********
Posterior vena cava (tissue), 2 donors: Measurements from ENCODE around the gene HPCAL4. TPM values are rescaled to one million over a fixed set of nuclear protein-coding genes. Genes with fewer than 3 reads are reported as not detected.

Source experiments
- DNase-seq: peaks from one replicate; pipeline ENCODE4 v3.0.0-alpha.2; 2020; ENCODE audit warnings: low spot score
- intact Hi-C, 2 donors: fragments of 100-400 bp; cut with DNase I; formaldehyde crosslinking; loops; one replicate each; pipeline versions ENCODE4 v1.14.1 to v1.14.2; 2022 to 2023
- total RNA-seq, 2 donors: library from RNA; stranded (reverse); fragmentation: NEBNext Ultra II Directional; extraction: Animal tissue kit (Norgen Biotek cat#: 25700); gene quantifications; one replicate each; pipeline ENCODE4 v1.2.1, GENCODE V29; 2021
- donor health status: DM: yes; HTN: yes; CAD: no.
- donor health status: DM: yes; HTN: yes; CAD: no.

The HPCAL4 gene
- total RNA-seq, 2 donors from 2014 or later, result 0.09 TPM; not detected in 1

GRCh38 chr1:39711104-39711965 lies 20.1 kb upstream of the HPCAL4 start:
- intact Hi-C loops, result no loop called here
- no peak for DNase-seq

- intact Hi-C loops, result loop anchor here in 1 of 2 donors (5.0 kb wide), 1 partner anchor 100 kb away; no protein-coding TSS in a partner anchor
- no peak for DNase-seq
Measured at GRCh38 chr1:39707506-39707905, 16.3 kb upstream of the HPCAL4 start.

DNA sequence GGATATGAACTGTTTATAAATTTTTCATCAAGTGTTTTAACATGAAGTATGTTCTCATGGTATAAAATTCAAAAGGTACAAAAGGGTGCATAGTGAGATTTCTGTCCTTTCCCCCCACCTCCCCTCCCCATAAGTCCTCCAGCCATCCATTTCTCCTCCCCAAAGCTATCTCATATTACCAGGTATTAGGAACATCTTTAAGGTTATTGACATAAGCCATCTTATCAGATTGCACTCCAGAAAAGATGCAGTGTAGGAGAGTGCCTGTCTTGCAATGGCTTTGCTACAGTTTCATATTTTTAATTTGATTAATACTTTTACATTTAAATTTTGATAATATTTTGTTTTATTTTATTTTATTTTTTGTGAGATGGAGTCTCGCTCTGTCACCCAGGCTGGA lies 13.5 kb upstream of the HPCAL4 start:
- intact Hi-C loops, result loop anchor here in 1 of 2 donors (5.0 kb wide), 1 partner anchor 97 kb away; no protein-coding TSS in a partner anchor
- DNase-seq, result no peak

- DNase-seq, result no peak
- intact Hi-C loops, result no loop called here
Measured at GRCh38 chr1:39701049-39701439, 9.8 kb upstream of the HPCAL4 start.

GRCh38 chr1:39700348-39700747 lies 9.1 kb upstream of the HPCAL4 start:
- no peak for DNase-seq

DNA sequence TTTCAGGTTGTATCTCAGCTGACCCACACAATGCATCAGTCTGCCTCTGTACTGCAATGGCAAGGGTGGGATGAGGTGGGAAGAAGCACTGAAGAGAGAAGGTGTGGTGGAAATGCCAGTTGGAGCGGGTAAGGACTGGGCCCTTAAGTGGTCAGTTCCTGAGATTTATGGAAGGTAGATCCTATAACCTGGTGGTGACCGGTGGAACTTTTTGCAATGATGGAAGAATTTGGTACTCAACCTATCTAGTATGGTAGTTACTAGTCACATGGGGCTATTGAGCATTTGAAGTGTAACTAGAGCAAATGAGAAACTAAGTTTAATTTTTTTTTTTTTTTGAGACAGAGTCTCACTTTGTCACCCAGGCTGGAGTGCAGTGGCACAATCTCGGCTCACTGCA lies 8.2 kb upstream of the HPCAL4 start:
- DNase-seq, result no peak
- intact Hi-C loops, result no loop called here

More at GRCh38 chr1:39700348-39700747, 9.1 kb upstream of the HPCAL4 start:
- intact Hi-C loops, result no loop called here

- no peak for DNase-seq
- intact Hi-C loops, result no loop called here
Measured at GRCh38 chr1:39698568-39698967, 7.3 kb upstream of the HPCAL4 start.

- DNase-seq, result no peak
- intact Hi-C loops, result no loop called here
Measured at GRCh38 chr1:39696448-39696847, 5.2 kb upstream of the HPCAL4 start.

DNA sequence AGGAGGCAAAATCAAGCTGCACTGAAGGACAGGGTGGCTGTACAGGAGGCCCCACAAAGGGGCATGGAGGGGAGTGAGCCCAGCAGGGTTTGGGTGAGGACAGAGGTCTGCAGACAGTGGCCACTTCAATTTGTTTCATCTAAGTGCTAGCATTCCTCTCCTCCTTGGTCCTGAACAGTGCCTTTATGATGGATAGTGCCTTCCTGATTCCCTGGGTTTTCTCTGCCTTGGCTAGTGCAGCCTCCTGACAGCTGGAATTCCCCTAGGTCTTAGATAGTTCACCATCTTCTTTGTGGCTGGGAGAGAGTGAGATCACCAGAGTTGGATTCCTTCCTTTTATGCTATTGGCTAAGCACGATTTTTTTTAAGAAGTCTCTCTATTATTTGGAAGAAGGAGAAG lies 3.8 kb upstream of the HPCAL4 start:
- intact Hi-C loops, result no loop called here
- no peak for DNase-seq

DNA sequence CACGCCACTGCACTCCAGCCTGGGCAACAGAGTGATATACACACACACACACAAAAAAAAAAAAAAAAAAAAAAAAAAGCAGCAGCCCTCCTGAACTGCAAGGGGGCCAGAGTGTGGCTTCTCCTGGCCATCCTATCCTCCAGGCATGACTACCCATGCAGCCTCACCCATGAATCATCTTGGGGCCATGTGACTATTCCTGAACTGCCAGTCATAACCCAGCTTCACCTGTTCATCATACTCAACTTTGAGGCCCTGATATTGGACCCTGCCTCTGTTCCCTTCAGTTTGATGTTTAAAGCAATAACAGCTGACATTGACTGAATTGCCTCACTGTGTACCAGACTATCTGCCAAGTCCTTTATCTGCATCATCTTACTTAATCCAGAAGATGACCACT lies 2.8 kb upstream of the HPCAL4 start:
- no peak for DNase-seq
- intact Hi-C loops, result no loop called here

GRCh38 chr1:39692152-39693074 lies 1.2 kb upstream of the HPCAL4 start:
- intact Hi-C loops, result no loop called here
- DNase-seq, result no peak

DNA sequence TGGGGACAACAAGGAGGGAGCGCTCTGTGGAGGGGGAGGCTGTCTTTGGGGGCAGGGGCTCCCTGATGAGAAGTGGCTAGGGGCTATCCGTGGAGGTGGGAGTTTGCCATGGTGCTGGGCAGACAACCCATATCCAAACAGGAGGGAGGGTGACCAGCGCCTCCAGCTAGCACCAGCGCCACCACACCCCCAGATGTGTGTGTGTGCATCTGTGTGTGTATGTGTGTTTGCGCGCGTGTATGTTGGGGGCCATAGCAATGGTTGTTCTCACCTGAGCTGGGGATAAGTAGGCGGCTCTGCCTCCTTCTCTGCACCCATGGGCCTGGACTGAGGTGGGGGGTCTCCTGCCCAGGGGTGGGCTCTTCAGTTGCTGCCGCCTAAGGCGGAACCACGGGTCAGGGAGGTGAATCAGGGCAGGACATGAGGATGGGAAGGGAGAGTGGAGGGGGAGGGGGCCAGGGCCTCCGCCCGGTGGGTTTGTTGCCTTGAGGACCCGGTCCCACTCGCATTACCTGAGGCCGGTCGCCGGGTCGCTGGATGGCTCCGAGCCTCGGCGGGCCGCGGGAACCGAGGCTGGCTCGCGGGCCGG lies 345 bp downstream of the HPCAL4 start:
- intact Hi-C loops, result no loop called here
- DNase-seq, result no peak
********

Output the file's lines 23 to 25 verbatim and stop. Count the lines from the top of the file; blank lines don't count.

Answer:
- no peak for DNase-seq

DNA sequence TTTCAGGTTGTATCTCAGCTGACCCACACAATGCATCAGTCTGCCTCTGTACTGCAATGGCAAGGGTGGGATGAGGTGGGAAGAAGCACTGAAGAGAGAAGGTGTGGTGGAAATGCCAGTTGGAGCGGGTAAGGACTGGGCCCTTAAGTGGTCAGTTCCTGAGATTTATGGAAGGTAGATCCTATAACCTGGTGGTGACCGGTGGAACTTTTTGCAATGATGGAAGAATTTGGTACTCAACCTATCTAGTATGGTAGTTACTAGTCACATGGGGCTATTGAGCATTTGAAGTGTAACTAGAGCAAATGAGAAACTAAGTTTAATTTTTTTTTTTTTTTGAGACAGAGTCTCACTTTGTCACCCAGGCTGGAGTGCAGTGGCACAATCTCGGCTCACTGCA lies 8.2 kb upstream of the HPCAL4 start:
- DNase-seq, result no peak